Wondering what is Clickbait? Facebook said certain types of headlines would be classified as clickbait that intentionally leave out crucial information, or mislead people, forcing people to click to find out the answer. For example: “When She Looked Under Her Couch Cushions And Saw THIS… I Was SHOCKED!”; “He Put Garlic In His Shoes Before Going To Bed And What Happens Next Is Hard To Believe”; or “The Dog Barked At The Deliveryman And His Reaction Was Priceless.”
Facebook is declaring war on clickbait headlines. “We’ve heard from people that they specifically want to see fewer stories with clickbait headlines or link titles,” the social media giant said in a blog post.” To address this feedback from community, Facebook is making an update to News Feed ranking to further reduce clickbait headlines in the coming weeks. With this update, people will see fewer clickbait stories and more of the stories they want to see higher up in their feeds.
The company made a big change at the end of June that was meant to prioritize posts from friends and family over posts from brands and publishers. This change is not as sweeping, but it will still affect what you see in the news feed, and it will affect how web sites produce news.
Facebook staffers Alex Peysakhovich and Kristin Hendrix said in a blog post that the company has “built a system to detect clickbait headlines.” It is “similar to how many email spam filters work,” they wrote. “Our system identifies posts that are clickbait, and which web domains and Pages these posts come from. Links from or shared from Pages that consistently post clickbait headlines will appear lower in News Feed. News Feed will continue to learn over time — If a Page stops posting clickbait headlines, their posts will stop being impacted by this change.”
They also addressed that how system is reducing clickbait headlines. In a blog post they mentioned “First, we categorized tens of thousands of headlines as clickbait by considering two key points:(1) if the headline withholds information required to understand what the content of the article is; and (2) if the headline exaggerates the article to create misleading expectations for the reader. For example, the headline “You’ll Never Believe Who Tripped and Fell on the Red Carpet…” withholds information required to understand the article (What happened? Who Tripped?) The headline “Apples Are Actually Bad For You?!” misleads the reader (apples are only bad for you if you eat too many every day). A team at Facebook reviewed thousands of headlines using these criteria, validating each other’s work to identify a large set of clickbait headlines.”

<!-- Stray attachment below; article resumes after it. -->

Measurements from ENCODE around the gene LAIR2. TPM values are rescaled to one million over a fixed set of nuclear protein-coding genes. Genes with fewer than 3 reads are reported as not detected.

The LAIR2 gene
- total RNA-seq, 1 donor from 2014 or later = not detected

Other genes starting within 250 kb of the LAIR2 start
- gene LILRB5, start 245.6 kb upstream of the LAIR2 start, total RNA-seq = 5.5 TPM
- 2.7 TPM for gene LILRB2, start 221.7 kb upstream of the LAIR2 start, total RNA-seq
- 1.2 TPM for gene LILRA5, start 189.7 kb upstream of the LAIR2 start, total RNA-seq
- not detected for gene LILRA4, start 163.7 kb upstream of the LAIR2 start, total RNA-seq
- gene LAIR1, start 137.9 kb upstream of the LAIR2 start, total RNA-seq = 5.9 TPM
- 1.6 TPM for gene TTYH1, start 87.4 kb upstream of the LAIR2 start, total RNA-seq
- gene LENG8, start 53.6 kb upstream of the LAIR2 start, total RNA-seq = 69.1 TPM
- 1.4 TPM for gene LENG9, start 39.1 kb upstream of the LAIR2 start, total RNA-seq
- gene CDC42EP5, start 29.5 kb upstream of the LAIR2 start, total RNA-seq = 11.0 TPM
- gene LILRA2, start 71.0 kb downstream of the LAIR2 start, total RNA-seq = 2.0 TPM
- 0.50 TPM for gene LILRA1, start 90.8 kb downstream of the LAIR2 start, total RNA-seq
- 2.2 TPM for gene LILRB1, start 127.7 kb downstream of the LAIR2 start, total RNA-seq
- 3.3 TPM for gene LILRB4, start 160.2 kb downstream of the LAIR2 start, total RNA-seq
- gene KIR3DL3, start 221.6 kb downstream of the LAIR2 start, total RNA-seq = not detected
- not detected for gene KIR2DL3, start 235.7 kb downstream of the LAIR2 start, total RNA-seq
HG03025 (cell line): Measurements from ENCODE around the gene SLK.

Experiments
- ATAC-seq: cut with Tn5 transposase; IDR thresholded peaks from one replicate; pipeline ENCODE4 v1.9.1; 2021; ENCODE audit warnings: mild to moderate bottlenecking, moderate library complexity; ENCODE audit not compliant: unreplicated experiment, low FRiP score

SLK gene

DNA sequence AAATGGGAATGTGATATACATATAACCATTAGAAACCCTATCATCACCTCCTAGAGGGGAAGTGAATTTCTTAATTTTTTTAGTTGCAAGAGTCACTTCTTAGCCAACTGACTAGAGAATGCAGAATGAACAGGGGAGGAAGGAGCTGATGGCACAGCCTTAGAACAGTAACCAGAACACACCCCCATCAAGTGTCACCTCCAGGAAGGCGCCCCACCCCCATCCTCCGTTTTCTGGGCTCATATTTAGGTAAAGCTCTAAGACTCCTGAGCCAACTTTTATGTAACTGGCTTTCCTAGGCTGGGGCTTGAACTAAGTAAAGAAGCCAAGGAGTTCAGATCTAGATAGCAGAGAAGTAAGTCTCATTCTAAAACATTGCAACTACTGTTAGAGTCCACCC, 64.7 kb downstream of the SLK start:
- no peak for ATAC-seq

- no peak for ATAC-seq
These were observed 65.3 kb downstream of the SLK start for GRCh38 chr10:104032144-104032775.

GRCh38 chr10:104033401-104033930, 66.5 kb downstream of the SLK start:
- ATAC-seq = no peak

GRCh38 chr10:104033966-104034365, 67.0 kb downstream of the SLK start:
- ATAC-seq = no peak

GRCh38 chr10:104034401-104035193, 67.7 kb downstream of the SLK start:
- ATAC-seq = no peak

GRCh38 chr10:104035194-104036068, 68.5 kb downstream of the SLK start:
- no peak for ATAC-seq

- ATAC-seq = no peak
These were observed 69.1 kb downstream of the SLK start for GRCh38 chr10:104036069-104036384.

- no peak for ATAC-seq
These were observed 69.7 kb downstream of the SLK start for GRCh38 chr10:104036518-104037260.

Entire networks of web sites exist to win traffic through these types of headlines. The announcement didn’t address whether sponsored posts that is, posts that sites pay Facebook to bring more visitors to would also be penalized for clickbait headlines.This is the second time Facebook has specifically tried to tamp down on the behavior. A round of algorithm tweaks to address clickbait were announced in August 2014.
We can all agree clickbait sucks, but it happens because it works. Even when I know I shouldn’t do it, I’ll sometimes click on an obvious clickbait simply because I’m curious, and that takes away from time that might be spent reading a higher-quality article. That’s why today change matters: Facebook has the power to stop clickbait from working, while making informative headlines more relevant.
Facebook is the largest social media platform, If Facebook hides clickbait, people won’t read clickbait.
Source: Facebook Newsroom